Keep as cool as possible while exercising in summer heat

With the summer approaching, experts advise people to use caution and common sense when exercising outside. Evaporation of sweat is critical regulating the body temperature, say researchers at UT Southwestern Medical Center.

"Exercising in high humidity particularly on hot overcast days can be more dangerous because the sweat doesn't evaporate as quickly and doesn't do as good a job of cooling you," says Dr. Peter Snell, associate professor of internal medicine at UT Southwestern.

Exercises that produce a high airflow and therefore increase the evaporation of sweat, such as roller blades or cycling, are good alternatives to running or walking when it's hot outside, he says.

"One of the key dangers of exercising in the heat is becoming dehydrated. Always carry a water bottle and because the sensation of thirst lags behind dehydration, drink before you become thirsty," Dr. Snell says. "It's best to wear sunscreen and a fabric that can breath, so you can protect yourself from the sun and still be able to cool off."

He added that in particularly brutal heat, early-morning exercising is the best bet for avoiding dehydration and injury. Those who exercise for long periods should know to not drink inordinate amounts of water, as that can lead to hyponatremia.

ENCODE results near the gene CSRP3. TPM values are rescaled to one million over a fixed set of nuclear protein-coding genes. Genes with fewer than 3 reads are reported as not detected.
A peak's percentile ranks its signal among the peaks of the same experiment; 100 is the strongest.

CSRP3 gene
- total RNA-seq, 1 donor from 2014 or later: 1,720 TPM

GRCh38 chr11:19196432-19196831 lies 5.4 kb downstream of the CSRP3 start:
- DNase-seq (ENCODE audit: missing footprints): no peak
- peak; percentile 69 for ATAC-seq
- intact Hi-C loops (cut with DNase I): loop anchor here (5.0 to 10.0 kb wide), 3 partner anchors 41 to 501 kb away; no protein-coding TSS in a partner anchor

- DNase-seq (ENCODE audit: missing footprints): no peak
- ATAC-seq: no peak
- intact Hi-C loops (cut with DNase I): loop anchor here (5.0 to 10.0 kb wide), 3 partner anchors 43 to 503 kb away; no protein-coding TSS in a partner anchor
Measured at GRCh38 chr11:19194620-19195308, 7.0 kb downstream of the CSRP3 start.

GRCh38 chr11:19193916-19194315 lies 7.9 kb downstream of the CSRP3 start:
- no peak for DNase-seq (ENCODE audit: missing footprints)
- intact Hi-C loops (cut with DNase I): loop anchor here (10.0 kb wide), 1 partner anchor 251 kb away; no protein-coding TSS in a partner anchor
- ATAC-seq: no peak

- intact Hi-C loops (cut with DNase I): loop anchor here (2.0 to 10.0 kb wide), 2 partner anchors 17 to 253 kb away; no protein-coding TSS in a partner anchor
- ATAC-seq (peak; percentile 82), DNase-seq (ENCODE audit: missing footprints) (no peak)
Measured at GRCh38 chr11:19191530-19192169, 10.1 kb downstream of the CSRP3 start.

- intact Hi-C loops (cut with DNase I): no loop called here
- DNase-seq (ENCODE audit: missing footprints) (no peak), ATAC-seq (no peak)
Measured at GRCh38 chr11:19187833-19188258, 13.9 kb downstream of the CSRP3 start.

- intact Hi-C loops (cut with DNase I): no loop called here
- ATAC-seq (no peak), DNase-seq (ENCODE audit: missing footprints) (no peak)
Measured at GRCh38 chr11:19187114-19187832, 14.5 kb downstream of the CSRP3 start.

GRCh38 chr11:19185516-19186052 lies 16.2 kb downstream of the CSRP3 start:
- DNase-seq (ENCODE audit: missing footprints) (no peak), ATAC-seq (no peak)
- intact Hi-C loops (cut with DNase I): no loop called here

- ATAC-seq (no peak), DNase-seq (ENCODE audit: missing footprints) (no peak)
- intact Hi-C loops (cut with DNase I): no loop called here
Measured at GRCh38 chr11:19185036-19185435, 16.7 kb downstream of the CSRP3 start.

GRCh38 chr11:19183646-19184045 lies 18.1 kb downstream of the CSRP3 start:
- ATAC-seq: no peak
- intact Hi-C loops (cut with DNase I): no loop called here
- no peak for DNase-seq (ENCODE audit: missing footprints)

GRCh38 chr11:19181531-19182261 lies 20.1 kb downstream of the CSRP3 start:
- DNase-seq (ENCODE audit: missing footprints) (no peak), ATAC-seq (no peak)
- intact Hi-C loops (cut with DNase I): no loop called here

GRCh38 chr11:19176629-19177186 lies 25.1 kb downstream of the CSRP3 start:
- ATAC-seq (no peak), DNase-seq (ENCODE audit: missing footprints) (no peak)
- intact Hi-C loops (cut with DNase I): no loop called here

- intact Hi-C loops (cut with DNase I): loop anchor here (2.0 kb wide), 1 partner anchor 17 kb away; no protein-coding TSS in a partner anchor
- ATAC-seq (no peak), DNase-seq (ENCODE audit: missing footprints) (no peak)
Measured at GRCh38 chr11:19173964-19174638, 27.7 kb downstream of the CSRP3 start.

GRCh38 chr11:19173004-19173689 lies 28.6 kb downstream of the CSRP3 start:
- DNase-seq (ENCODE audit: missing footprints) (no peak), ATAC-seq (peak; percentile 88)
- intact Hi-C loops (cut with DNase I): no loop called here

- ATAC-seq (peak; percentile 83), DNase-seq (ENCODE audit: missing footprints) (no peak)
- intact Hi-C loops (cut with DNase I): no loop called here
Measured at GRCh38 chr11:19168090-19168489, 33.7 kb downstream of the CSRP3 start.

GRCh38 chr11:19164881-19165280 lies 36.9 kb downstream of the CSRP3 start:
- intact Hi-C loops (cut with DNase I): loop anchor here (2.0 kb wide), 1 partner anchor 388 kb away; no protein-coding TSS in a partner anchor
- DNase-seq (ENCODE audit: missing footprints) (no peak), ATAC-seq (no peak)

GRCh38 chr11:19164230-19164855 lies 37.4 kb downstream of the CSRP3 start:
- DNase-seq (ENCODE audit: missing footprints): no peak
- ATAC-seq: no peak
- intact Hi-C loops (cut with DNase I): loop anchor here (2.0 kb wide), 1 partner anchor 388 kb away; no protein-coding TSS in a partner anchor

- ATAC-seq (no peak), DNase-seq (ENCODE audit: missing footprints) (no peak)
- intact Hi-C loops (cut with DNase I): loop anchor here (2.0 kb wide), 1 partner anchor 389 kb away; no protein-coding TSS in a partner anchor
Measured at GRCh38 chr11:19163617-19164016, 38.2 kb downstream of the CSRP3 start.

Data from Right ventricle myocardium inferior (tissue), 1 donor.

Media Contact: Katherine Morales

Be careful when you reach for those painkillers, the relief may cause other problems

Preventing a stomach ulcer is not worth the added risk of having a heart attack, warns Dr. Byron Cryer, associate professor of internal medicine at UT Southwestern Medical Center.

He is referring to the use of COX-2 inhibitors, drugs marketed as Celebrex, Vioxx and Bextra, medications that were approved in the late 1990s for treating severe arthritis pain. Now, in certain cases, they have been associated with gastrointestinal ulcer complications.

While Celebrex has been approved to remain in the U.S. market, Vioxx and Bextra have been removed. They were hugely popular until last fall, when Vioxx was voluntarily pulled after clinical studies found long-term use significantly increased the incidence of heart attacks and strokes. 

"While the COX-2 inhibitors are associated with a reduced rate of serious complications such as bleeding in the stomach and intestines, their gastrointestinal benefit is offset by side effects in other systems, specifically an increase in cardiovascular complications such as heart attacks and stroke," says Dr. Cryer. He says alternatives include combining an older nonsteroidal anti-inflammatory drug like ibuprofen (Advil, Motrin) or naproxen (Aleve) with medications that reduce acid secretion in the stomach, such as Aciphex, Nexium, Prevacid, Prilosec or Protonix.

The anti-inflammatory drugs etodolac (Lodine) and meloxicam (Mobic) are similar in gastrointestinal safety to COX-2 inhibitors and do not appear to have the same cardiovascular risks. Another option is acetaminophen (Tylenol) or narcotics-type pain medications. He suggests you consult your physician before changing your medication regimen.

Media Contact: Scott Maier


###

To automatically receive news releases from UT Southwestern via e-mail, subscribe at www.utsouthwestern.edu/receivenews

Share: